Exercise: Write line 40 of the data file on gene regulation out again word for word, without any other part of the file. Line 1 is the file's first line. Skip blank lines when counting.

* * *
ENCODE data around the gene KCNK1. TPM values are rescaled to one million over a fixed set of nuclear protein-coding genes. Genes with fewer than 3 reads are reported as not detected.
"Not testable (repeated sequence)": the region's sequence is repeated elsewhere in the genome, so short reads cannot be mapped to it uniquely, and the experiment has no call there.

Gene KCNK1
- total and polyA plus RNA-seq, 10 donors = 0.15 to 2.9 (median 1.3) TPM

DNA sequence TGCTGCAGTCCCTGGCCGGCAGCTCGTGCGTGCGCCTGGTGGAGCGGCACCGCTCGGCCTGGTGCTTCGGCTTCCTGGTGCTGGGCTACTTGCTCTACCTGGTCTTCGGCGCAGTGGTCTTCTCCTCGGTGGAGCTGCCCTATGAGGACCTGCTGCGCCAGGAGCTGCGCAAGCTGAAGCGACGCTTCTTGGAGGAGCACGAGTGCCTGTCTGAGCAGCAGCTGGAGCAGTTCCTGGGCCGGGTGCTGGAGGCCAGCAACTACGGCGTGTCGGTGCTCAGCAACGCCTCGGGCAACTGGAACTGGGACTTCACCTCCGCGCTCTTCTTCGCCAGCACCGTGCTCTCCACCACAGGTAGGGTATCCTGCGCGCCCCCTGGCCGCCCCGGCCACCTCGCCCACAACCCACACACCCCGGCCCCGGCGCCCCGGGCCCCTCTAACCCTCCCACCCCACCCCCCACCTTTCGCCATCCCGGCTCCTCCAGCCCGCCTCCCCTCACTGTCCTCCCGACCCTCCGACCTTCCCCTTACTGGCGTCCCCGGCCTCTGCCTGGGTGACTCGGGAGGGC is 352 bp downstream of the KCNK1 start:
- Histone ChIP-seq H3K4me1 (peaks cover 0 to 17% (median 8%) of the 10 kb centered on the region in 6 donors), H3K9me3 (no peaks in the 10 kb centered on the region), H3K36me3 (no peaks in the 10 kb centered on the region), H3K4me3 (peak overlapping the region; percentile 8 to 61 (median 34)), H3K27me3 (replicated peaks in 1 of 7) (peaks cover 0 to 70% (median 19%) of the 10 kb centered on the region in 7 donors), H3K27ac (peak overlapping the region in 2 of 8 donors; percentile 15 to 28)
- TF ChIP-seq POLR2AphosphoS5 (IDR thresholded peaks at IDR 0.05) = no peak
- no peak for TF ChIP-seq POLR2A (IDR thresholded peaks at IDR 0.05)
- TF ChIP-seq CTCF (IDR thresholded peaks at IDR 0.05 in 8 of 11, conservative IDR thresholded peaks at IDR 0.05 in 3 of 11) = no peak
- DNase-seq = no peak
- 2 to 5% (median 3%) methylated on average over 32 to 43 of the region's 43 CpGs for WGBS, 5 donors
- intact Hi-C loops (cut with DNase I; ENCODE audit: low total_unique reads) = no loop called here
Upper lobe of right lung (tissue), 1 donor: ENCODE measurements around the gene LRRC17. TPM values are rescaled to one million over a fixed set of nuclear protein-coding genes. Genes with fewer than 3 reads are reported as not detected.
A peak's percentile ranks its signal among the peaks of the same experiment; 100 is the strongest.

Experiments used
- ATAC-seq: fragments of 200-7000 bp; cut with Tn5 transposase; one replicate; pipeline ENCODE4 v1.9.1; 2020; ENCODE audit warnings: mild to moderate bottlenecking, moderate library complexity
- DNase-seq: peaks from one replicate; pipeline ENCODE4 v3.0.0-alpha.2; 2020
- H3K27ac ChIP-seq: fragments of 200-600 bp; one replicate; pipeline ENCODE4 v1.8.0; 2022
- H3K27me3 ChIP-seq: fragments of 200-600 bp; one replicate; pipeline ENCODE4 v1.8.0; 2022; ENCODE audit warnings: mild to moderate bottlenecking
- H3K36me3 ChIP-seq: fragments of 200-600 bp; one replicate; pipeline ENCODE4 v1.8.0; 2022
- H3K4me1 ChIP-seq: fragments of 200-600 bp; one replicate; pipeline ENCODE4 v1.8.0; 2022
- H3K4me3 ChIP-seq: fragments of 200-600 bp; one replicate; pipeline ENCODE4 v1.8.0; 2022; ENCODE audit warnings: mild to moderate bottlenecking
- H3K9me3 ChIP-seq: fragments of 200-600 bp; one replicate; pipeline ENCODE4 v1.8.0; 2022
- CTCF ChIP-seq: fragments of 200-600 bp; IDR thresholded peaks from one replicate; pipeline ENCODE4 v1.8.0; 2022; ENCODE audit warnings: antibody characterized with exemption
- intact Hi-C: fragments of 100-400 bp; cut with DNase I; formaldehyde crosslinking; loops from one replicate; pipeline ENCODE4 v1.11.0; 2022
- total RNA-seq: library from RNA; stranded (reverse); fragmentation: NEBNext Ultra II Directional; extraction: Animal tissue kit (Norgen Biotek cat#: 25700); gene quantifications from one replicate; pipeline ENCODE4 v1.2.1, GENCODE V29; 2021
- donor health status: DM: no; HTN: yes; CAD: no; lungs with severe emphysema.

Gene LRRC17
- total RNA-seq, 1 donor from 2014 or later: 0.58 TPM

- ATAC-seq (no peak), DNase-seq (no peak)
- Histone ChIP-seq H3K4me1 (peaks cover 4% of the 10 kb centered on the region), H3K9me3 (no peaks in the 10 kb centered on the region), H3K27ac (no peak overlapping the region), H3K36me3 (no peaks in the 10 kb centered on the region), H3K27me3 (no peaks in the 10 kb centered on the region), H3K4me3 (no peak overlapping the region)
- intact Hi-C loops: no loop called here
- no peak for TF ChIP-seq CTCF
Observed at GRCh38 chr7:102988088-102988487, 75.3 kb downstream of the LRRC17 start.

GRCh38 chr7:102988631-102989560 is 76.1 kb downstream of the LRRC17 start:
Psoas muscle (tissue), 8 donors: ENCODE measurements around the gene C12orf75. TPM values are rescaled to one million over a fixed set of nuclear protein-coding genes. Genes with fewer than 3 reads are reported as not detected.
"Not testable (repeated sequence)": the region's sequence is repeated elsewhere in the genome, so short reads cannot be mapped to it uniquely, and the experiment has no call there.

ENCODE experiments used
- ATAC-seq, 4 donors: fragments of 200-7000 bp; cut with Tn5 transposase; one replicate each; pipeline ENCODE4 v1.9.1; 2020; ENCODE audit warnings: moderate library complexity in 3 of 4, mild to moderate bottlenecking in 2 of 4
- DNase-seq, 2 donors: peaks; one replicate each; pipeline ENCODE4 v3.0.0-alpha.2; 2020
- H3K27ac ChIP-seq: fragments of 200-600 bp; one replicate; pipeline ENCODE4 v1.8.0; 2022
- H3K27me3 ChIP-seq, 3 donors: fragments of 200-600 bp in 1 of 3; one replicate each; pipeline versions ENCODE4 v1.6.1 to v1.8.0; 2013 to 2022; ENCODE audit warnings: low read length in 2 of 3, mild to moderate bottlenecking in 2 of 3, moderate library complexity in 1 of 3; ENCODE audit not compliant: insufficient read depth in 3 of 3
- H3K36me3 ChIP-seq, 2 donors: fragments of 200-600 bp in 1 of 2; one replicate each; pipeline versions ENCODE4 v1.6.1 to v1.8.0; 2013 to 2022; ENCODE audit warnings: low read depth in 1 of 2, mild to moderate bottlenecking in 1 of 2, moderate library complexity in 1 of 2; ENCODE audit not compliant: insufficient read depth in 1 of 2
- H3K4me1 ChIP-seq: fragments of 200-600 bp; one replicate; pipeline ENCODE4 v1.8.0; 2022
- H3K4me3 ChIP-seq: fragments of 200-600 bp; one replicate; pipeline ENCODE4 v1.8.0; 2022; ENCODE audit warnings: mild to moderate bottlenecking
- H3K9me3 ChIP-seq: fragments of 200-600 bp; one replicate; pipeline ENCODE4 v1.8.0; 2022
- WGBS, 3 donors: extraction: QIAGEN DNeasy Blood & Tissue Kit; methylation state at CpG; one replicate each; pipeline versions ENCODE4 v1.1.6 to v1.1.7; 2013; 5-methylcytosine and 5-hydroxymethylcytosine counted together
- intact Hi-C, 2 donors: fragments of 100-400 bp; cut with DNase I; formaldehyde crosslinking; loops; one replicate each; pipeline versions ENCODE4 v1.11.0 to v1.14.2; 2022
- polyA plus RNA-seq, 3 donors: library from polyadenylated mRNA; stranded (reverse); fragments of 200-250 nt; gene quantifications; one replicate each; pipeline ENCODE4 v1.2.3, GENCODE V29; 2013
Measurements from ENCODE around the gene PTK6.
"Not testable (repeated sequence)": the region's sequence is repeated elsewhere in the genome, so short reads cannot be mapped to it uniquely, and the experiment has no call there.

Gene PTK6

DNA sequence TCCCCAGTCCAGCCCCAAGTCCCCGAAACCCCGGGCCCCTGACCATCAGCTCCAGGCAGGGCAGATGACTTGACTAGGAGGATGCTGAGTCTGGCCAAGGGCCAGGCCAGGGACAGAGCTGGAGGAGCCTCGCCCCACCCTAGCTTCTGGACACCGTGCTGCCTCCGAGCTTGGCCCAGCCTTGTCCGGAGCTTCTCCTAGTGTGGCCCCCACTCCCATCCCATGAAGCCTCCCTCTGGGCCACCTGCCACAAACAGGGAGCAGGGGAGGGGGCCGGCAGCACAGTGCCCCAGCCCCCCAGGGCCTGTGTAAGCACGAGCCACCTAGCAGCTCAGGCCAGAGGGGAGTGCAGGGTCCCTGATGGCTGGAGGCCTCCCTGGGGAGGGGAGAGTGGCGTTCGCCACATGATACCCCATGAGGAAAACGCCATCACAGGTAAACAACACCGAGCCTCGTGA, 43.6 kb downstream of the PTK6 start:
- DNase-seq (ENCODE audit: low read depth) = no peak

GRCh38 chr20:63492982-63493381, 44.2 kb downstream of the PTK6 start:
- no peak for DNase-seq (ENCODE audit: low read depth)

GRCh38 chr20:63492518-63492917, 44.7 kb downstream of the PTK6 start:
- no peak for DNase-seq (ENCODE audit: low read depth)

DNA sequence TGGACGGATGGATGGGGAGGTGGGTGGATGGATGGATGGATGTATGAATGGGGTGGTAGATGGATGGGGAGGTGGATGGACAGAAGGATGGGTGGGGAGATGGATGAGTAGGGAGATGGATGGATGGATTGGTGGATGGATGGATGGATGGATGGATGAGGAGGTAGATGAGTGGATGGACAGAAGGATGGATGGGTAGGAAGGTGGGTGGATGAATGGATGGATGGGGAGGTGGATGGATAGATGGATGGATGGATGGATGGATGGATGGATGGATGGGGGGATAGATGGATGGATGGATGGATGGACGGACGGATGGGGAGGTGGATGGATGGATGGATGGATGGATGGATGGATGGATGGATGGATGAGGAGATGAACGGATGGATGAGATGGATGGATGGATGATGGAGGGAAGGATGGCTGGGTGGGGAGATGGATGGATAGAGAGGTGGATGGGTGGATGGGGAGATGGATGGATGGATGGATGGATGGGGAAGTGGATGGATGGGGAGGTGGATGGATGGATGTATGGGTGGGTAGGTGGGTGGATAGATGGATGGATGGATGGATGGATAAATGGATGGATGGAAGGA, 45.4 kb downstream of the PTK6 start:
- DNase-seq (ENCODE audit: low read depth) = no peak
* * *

- DNase-seq, 2 donors: peaks; one replicate each; pipeline ENCODE4 v3.0.0-alpha.2; 2020